The National Library of Medicine (NLM) has named Clem McDonald, M.D., to the newly created position of chief health data standards officer.
The NLM said the new position demonstrates its commitment to health data standards. The new position’s responsibilities will involve integrating standards efforts across the Library, including the FHIR interoperability standard, Common Data Elements, and the vocabularies specific to clinical care (e.g., RxNORM, LOINC, SNOMED). The chief will also develop partnerships with industry, academia, and other federal agencies to advance the use of health data standards in clinical practice, public health, and observational data, including sensors.
For the last 12 years, Dr. McDonald served as Director of the Lister Hill National Center for Biomedical Communications (LHNCBC) and Scientific Director of its intramural research program. His research focuses on clinical informatics; tools based on HL7’s FHIR to facilitate the use of electronic health records and research bases; the analysis of large clinical databases; the promotion, development, enhancement, and adoption of clinical messaging and vocabulary standards; and text de-identification.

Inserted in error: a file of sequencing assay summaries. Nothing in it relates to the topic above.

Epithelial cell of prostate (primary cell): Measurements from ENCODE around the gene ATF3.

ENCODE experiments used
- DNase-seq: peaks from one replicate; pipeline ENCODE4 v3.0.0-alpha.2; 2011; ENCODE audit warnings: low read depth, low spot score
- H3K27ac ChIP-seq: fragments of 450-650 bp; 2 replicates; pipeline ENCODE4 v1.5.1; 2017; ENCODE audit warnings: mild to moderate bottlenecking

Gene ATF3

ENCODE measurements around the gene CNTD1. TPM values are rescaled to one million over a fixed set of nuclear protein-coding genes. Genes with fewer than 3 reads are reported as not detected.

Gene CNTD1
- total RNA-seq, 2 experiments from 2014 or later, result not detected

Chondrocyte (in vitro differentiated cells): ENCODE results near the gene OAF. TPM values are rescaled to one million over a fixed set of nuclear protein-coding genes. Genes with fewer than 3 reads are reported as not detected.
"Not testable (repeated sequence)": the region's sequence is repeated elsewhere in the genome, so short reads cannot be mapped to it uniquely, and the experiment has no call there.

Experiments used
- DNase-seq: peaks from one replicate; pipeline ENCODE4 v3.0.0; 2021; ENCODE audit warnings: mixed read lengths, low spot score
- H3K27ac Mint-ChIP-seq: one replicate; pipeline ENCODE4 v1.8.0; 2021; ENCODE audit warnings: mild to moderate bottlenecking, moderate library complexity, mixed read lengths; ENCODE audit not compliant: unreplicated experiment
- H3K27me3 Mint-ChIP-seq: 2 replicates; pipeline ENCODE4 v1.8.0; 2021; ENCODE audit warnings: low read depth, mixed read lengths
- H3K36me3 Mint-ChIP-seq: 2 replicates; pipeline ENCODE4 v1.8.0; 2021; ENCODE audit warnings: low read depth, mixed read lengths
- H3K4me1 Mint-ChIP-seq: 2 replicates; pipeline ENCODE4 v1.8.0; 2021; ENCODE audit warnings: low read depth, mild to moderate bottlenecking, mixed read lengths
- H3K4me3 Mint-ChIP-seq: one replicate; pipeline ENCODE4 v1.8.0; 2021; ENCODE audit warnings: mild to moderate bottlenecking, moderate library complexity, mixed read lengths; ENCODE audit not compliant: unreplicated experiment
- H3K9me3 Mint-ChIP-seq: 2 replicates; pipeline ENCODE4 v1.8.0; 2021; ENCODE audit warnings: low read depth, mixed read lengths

Prior to coming to NLM, Dr. McDonald served as the Regenstrief Professor of Medical Informatics at the Indiana University School of Medicine and the Director of the Regenstrief Institute for Health Care, a privately endowed research institute working to integrate research discovery, technological advances, and systems improvement into the practice of medicine.
Dr. McDonald developed the Regenstrief Medical Record, one of the first electronic health record systems, and introduced the use of randomized trials to study health information systems. With NLM support, he and his colleagues developed the first Health Information Exchange, now loaded with 6 billion results from hospitals across Indiana. He also initiated the Logical Observation Identifier Names and Codes (LOINC) database observations for laboratory tests, clinical measurements, and clinical reports, and he was one of the founders of the Health Level 7 (HL7) message standards, used in hospitals today.
“Dr. McDonald was an early medical informatics pioneer and has spent his career leading data standards efforts. We are indeed fortunate to have enlisted him as the inaugural holder of this appointment,” said NLM Director Patricia Flatley Brennan, R.N., Ph.D., in a prepared statement.